We .... confess our Lord Jesus Christ .... the same perfect in Godhead, the same perfect in manhood .... begotten of the Father before the ages as touching the Godhead, born of the Virgin Mary, the God-Bearer, as touching the manhood, one and the same Christ, Son, Lord, Only-begotten, to be acknowledged in two natures ..... not as if Christ were parted and divided into two persons, but one and the same Son and only-begotten God...
The title God-Bearer, Theotokos in Greek, was joyfully employed by the assembled bishops to declare the exact manner of the incarnation. The Eternal Word really did take upon Himself the nature of a man and really was born of a human maid, who loved and nurtured Him as her son, and whom He loved as His Mother. There is simply no way to avoid the titles "God Bearer" and "Mother of God" without watering down the doctrine of the Incarnation: either making Jesus into an inspired prophet; or a phantasm that had merely the appearance of man, but could neither sympathize with our condition nor suffer and die with and for us on the Cross. An instinct to reject the proposition: "Mary is the Mother of God" may be founded on a wholesome repugnance with the idea that God has any origin, still less an origin in a human creature! This is, of course, not what the doctrine of Mary's Divine Motherhood teaches. Mary is indeed Mother of God, by virtue of the Incarnation.

Mother of God

A mother is not the mother of a nature, but of a person. Mother signifies love, care and authority over a child: a personal relationship. It is not a mere biological statement. Biologically, it is nonsense to say that God has any kind of parent! After all, God is not a biological entity, so no true biological statements can be made about Him! If Jesus is really human, then Mary is really His Mother. If the historical person Jesus Christ is identical to the Second Person of the Holy Trinity: God the Son, then Mary has a maternal relationship with God the Son. She is God the Son's mother, and so is Mother of God. God the Son regards Mary with filial affection, through His Sacred Heart. Jesus is still human: his risen and glorified nature is now "in heaven", whatever that means exactly. The Almighty Father rejoices in Mary as the temporal mother of His Eternal Son. Holy Spirit delights in She who co-operated in the conception of the Messiah.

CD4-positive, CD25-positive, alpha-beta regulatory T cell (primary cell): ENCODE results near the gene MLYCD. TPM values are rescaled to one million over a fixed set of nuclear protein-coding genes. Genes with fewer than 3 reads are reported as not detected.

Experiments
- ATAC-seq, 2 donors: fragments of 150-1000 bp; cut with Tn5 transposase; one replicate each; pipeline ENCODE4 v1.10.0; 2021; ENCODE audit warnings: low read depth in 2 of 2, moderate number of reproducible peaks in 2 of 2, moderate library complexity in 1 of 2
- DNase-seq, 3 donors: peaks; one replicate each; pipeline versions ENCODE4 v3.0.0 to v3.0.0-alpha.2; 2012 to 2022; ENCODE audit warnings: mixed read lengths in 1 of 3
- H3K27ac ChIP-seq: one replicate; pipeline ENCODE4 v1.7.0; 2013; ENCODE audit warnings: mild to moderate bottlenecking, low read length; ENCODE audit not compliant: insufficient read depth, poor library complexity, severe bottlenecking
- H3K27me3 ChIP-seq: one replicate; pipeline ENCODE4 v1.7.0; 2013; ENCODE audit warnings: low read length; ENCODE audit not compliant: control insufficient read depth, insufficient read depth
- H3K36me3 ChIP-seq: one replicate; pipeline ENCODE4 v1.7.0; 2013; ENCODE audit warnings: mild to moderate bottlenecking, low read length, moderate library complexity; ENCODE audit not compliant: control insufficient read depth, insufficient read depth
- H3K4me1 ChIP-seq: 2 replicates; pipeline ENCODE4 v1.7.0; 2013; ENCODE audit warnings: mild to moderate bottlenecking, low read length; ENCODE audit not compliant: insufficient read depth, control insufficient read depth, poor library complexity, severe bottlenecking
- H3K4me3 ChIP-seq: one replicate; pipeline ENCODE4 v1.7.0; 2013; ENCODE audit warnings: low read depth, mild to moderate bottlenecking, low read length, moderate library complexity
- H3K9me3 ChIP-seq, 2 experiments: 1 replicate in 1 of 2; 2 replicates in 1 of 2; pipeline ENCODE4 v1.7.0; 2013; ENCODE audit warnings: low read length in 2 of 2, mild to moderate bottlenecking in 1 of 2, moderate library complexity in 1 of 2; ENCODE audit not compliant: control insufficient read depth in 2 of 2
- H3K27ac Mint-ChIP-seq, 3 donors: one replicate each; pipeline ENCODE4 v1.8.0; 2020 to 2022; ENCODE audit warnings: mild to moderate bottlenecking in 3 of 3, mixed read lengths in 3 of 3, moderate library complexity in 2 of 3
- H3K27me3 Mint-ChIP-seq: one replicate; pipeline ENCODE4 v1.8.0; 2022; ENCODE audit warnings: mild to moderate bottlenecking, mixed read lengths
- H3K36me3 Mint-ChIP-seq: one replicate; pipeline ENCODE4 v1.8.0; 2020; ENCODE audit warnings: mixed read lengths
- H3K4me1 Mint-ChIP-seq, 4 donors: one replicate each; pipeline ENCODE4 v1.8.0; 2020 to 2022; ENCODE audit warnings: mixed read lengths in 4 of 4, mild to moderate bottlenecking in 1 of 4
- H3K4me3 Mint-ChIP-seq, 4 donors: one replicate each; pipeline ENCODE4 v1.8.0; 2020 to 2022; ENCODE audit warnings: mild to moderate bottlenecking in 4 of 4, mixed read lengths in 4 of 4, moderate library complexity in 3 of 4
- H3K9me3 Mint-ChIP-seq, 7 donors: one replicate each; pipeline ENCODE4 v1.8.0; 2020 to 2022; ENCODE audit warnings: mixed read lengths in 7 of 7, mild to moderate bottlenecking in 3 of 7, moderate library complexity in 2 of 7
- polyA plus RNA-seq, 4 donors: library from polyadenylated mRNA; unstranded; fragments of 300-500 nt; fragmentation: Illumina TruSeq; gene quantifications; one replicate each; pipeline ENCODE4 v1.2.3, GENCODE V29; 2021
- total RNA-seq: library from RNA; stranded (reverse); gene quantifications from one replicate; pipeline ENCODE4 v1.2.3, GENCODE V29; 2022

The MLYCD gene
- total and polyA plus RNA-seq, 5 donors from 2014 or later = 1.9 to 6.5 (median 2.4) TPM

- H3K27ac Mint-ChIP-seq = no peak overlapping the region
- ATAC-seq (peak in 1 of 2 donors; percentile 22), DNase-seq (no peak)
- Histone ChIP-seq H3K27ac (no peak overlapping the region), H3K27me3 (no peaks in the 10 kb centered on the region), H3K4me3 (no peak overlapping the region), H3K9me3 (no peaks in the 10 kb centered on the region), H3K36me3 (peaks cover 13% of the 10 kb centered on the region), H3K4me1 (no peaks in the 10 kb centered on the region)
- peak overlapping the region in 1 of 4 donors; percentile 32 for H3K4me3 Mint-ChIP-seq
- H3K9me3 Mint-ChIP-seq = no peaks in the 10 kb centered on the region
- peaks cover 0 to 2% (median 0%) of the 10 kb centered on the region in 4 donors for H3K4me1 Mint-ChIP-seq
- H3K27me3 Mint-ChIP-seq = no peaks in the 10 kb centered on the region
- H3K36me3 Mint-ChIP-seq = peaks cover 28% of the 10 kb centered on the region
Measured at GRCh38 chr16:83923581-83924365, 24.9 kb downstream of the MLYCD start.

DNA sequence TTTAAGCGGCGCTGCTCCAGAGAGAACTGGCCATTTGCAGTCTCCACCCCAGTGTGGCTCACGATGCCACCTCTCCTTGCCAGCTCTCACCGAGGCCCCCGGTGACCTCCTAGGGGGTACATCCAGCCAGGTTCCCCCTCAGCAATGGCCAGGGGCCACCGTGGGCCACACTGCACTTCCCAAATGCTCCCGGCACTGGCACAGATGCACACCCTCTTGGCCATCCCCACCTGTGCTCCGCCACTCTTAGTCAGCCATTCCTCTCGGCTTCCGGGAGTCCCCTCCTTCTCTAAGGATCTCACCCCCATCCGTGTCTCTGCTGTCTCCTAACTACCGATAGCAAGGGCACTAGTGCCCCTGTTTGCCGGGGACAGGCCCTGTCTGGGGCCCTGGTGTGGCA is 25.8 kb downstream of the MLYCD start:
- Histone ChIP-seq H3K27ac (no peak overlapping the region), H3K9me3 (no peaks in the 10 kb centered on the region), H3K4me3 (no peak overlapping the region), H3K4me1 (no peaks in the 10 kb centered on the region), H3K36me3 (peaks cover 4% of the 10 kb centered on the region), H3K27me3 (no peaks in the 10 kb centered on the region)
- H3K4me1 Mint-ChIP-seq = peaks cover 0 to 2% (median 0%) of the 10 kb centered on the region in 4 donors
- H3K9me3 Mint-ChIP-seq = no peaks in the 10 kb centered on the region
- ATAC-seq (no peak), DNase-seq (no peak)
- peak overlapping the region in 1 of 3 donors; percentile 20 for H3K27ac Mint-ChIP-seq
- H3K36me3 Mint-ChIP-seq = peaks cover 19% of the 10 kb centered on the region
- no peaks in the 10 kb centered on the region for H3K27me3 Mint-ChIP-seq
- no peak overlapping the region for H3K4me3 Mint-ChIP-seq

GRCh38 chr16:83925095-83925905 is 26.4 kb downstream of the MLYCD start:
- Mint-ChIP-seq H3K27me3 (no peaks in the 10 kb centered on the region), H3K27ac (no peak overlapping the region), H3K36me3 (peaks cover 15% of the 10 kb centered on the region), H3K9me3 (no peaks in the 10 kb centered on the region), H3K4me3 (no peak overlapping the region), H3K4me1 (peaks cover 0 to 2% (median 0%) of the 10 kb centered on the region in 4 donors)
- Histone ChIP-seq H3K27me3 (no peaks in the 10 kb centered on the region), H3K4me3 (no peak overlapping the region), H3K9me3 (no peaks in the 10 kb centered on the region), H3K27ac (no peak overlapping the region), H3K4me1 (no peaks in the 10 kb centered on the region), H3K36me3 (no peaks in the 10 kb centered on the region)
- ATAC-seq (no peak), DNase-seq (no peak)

We have seen Mary standing at the foot of the Cross. Her sufferings there were joined to those of her Son, just as all the passions of the martyrs and confessors are joined to the redemptive act of Jesus. Whenever Christians take up the cross that is offered, and carry it faithfully, they contribute to the expiatory work of Christ. Mary was the first, and the Church believes the exemplary, Co-Redemptrix. A similar statement can be made about every authentic Christian soul. All are called to be  Co-Redeemers of the World, with Christ.

Mediatrix of all Graces

As we saw at the marriage at Cana, the regard of Jesus for Mary means that He looks with approval on her petitions. He knows that all that She will ever ask of Him is inspired by Holy Spirit. All Her willing is caught up in the Divine Life of God. No request She places before Him can ever be refused. He cannot refuse Her because of the love He has for Her. He should not refuse Her because She is the Seat of Wisdom. The Church believes that She is involved in all of God's initiatives, her Motherhood is towards all God's children, so she is the Help of All Christians and the Mediatrix of all Graces.

The mystery of intercessory prayer is revealed here. God is omniscient and benevolent. He knows what is good for his creatures whether or not they ask for His help. He does not need to wait to be asked or told what to do! It is obviously a waste of time, from this point of view, imploring God to work some miracle or other. Nevertheless, God chooses sometimes to inspire us to ask for His help and then answers the very request that he places in our hearts. This has two gracious purposes: to confirm our faith and encourage us; and simply to ennoble us by involving us in his Life and causal activity.

Mother of the Church

The Church is the Mystical Body of Christ: Christians are its members, as Jesus is its head. We are his friends, siblings and co-heirs of all that He won for us. As Mary is the Mother of Christ, and as christians are incorporated in Him: Mary is also the Mother of every christian soul. We have seen Jesus give His Mother to the care of St John, and St John to Her as a son. Jesus does this for all who are dear to him, for all his friends. He constitutes Mary as Mother of the whole Church, delighting to set Her up in this maternal role of love and solicitude towards his spiritual family.

Immaculate Virgin